Housing options/schemes

Mobility Transfer Scheme

What is it?

This scheme helps to make sure that the people living in ground floor properties are the people who need them most. Some people who do not have mobility problems live in ground floor properties in sought after areas. These properties would be suitable for tenants who desperately need to be on the ground floor. Other households may be in ground floor properties and very overcrowded, but have low points on the Housing Register making it difficult to move.

Who is eligible?

Anyone who has a property:

  • with a ground floor entrance
  • with no steps either inside or outside (in line with the category given to the property on the Council's Accessible Housing Register)
  • with at least one bedroom (studio flats cannot be accepted).

You must not have a medical need for a ground floor property.

How it works

If you would like to move to a higher floor level, to a property of the same size you may be entitled to:

  •  high points on the housing register and priority to move
  • a cash incentive
  •  help with removals.

If you are severely overcrowded and need a larger property you will be eligible for this scheme and will be given high priority to move. You will not be entitled to any cash incentive for moving but you may receive help with removal costs.

How to find out more

In person:

Customer Service Centre
The Town Hall
Hornton Street
London
W8 7NX

Monday to Friday 8.30am to 5pm

By phone:

Housing Opportunities Team 020 7361 3272

By email:

housingopportunities@rbkc.gov.uk

HomeStart Scheme

What is it?

The HomeStart Scheme helps people to move out of London. As all the social housing outside of London will be allocated to tenants already living in those areas, the scheme helps people to move into private rented accommodation in other parts of the country that they might have a connection with. The scheme could help you to move closer to friends or family who do not live in the area. It allows you to pick the area you want to live in and perhaps move to a larger property, with a garden – something that you would never be offered in Kensington and Chelsea. You could also move out of London to somewhere quieter and less crowded. Living costs in other parts of the country can be less than in London.

Who is eligible?

  •  Council and housing association tenants
  •  Severely overcrowded households (lacking two bedrooms)

How it works

Through the HomeStart Scheme, you may be offered:

  • train tickets to view properties (you must be already known to the Council's Housing Opportunities Team to be eligible for this, you can ask us for more information)
  • a tenancy in the private housing sector for a minimum of 12 months which could carry on if the landlord is happy with you as a tenant and you are happy to stay there
  • rent in advance, and a deposit which is yours to put down on another property if you want to move on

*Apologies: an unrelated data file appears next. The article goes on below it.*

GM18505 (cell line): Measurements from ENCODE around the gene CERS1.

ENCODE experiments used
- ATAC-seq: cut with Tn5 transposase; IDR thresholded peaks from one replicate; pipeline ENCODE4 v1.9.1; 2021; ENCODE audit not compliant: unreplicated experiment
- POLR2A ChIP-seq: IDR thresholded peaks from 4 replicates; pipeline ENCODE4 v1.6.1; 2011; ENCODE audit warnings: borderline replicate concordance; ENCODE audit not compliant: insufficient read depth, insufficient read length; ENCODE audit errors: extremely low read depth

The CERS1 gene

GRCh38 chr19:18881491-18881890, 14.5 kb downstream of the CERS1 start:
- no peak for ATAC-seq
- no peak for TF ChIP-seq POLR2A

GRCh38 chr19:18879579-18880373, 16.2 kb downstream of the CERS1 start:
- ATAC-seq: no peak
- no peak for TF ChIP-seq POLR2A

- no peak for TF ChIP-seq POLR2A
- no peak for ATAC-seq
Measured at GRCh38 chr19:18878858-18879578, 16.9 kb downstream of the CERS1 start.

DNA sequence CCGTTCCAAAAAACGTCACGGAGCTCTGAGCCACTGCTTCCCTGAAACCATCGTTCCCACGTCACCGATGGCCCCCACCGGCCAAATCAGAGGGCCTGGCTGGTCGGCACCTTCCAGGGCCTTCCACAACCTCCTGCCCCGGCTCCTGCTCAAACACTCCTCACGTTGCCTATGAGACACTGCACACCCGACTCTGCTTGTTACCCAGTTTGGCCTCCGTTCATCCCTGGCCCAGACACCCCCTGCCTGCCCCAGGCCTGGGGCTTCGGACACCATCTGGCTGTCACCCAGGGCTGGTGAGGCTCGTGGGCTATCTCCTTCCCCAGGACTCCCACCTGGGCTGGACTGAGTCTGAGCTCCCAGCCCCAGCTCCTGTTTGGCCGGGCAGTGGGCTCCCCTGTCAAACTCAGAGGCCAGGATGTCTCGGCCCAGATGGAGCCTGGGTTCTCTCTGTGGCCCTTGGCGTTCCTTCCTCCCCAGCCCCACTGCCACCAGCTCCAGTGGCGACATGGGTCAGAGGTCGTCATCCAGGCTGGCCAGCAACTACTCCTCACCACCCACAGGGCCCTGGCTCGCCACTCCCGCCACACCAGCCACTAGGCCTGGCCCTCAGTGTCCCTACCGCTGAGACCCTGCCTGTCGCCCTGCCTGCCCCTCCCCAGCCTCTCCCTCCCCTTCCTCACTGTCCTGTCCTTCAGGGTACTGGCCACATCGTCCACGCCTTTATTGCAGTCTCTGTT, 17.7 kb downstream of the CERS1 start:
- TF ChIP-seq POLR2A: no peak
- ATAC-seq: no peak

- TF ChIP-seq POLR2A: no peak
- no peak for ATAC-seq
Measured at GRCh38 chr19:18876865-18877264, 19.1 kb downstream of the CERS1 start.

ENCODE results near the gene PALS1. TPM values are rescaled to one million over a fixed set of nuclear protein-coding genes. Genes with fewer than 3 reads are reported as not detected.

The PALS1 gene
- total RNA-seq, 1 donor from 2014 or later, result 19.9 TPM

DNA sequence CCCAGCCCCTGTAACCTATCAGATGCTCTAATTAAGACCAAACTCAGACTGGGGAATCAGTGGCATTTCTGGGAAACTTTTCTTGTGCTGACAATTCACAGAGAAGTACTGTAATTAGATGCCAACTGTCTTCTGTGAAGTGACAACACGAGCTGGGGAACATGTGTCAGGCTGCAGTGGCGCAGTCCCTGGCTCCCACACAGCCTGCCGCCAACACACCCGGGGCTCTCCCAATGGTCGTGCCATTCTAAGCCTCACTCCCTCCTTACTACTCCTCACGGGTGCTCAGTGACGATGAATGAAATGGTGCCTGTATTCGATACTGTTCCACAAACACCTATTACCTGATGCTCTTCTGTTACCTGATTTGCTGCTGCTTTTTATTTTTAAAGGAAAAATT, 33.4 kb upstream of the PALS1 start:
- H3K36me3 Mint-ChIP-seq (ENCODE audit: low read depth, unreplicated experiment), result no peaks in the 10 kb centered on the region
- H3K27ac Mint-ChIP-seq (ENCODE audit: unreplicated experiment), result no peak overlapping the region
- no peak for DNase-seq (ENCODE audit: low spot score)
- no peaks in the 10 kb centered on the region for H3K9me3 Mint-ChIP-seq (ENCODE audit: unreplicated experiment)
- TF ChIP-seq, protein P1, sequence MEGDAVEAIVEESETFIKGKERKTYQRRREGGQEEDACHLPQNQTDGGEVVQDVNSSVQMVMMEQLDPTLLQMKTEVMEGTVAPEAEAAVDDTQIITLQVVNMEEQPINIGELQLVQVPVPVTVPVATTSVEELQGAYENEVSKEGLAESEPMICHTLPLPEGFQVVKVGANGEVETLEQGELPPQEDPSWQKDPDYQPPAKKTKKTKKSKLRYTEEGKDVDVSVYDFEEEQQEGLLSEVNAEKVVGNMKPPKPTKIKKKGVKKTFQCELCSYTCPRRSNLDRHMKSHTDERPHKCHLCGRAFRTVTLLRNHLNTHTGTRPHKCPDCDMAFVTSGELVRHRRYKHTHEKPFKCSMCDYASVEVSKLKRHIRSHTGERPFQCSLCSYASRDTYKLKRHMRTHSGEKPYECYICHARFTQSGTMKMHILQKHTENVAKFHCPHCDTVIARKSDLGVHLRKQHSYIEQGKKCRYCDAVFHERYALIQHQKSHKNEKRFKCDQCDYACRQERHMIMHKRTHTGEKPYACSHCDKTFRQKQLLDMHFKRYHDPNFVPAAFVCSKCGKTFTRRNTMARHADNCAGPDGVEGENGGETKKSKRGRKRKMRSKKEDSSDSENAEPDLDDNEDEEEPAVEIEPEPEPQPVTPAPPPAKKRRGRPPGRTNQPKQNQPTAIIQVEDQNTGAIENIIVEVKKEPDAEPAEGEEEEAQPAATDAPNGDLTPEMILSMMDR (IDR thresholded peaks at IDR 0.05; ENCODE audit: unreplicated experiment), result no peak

• help with removals to your new home.

Things to consider

You must be sure that you want to re-locate. If you change your mind you are very unlikely to have the opportunity to move back to social housing in Kensington and Chelsea.

How to find out more

In person:

Customer Service Centre
The Town Hall
Hornton Street
London
W8 7NX
Monday to Friday 8.30am to 5pm

By phone:

Housing Opportunities Team 020 7361 3272

By email:

housingopportunities@rbkc.gov.uk

Moving to the sea

What is it?

The Seaside and Country Homes Scheme is a housing mobility scheme. It offers older people the opportunity to move out of London into sheltered or retirement housing. The scheme’s landlords manage around 3,500 bungalows and flats along the south west coast from Cornwall, through the countryside from Shropshire to Cambridgeshire over to Norfolk and Lincolnshire in the East.

Who is eligible?

The scheme is open to households living in council or housing association housing in Greater London, where at least one member of the household is aged 60 or above. If the other members of the household are under 60 years old they must be either the partner, joint tenant or registered carer of the lead applicant. Priority is given to applicants who would be moving out of larger sized properties.

How it works

The scheme is run by the Mayor of London's Housing Mobility Team. You can contact the team directly, or you can contact the Council’s Housing Opportunities Team who will help you with your application. If there are not any properties available via this scheme in the area you wish to move to, we may be able to refer you to other housing associations that can help.

How to find out more

By email:

housingopportunities@rbkc.gov.uk

To contact the scheme directly, call 08450 21 20 20 or email housingmobility@london.gov.uk.

A comprehensive guide to the Scheme is also available on the website.

Mutual Exchange Scheme

What is it?